See how the tables are turned: Nigel can’t enact his customary method of drugging his victim—it’s him that feels “oddly light-headed.” He wakes up to a nightmare. Nigel is naked, his hands are attached to a chain hanging from a ceiling, and there’s no Solange. Instead, a stranger appears: “she wore silver boots and a kind of—good God—breastplate in black leather with the letters LJ emblazoned on it in silver, like the boots.” In her hand is an electric prod, which she uses to sear his skin, telling him he’ll pay, not just for his wife and daughters, but “for every woman you’ve raped.” After torturing him for hours and extracting a confession, she kills him, saying, “Justice is served.”
Enter Eve Dallas:
As dawn broke over the city, Lieutenant Eve Dallas stood over the naked, mutilated body. The early breeze frisked through her choppy cap of hair, flapped at her long leather coat as she read the bold, computer-generated print on the sign tacked securely where the victim’s genitals had been.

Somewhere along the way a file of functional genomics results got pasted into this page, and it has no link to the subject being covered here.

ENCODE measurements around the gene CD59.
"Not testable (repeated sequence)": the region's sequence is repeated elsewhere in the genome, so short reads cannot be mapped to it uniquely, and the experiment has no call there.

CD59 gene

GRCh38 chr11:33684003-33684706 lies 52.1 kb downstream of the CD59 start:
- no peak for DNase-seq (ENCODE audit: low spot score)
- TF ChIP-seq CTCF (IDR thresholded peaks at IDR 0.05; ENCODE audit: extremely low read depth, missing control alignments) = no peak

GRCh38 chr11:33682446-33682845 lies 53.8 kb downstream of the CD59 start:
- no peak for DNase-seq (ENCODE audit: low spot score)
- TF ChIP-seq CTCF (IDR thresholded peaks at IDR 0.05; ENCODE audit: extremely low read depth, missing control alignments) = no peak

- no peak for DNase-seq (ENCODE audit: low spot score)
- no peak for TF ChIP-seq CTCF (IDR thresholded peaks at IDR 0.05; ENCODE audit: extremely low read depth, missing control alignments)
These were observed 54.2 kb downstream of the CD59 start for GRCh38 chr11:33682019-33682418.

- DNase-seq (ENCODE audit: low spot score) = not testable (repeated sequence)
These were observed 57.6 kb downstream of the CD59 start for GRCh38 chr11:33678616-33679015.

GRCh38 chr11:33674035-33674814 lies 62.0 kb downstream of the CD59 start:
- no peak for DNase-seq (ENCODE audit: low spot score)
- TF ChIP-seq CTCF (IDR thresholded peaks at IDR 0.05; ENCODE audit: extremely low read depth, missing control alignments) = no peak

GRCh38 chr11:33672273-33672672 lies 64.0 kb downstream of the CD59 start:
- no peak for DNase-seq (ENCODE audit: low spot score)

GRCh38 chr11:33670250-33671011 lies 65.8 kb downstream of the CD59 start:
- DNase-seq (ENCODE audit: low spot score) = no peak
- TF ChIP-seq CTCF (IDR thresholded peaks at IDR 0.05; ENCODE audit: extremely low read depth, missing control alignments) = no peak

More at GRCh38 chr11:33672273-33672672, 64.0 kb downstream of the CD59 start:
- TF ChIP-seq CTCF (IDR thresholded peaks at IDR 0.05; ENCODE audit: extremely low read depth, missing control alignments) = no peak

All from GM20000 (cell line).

He broke his vows of marriage,
and woman he disparaged.
His life he built on wealth and power,
to lure the helpless to his tower.
He raped for fun,
and now he’s done.
Eve shifted her field kit, turned to the uniformed officer, the first on the scene. “What do you know?”
Eve mutters, “Somebody was really pissed at you, Nigel.” One of the pleasures of “In Death” is anticipating the cast of characters and how they will interact with Eve and her husband Roarke. Like her right-hand-woman Peabody, who intones, “Harsh.”